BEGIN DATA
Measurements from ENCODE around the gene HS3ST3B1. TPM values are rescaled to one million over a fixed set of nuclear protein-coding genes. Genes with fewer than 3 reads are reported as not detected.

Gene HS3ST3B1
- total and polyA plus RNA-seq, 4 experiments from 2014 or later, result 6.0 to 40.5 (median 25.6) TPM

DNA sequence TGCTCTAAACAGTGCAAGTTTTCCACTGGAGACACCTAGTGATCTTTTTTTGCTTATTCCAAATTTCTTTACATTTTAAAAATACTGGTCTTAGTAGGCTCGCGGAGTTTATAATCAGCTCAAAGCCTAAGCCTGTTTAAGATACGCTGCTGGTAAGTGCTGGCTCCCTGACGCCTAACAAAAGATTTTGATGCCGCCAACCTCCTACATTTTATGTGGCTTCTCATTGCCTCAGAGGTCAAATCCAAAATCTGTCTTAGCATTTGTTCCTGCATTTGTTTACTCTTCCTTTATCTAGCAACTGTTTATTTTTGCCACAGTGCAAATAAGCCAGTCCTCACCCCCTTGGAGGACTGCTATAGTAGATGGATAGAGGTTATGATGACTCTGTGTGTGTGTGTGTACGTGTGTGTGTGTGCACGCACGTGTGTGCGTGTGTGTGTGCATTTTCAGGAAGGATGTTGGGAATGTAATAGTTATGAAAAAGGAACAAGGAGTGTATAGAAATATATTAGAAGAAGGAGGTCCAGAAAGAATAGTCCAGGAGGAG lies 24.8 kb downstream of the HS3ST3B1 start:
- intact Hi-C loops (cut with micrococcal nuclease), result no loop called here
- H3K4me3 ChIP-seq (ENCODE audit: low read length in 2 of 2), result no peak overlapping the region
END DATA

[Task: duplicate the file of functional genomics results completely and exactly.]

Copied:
Measurements from ENCODE around the gene HS3ST3B1. TPM values are rescaled to one million over a fixed set of nuclear protein-coding genes. Genes with fewer than 3 reads are reported as not detected.

Gene HS3ST3B1
- total and polyA plus RNA-seq, 4 experiments from 2014 or later, result 6.0 to 40.5 (median 25.6) TPM

DNA sequence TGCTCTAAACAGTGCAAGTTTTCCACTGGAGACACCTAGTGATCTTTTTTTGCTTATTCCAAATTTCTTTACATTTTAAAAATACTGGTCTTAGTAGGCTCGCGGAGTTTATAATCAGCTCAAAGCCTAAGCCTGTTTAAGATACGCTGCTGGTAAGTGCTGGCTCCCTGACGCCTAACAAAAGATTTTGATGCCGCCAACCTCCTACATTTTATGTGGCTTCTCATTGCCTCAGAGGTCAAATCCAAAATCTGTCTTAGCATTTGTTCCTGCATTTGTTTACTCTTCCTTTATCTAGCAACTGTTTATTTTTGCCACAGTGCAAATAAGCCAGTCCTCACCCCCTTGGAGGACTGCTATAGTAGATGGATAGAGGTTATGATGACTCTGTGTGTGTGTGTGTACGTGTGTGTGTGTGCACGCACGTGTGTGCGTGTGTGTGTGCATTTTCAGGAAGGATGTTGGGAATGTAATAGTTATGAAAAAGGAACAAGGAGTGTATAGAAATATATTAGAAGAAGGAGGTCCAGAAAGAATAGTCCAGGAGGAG lies 24.8 kb downstream of the HS3ST3B1 start:
- intact Hi-C loops (cut with micrococcal nuclease), result no loop called here
- H3K4me3 ChIP-seq (ENCODE audit: low read length in 2 of 2), result no peak overlapping the region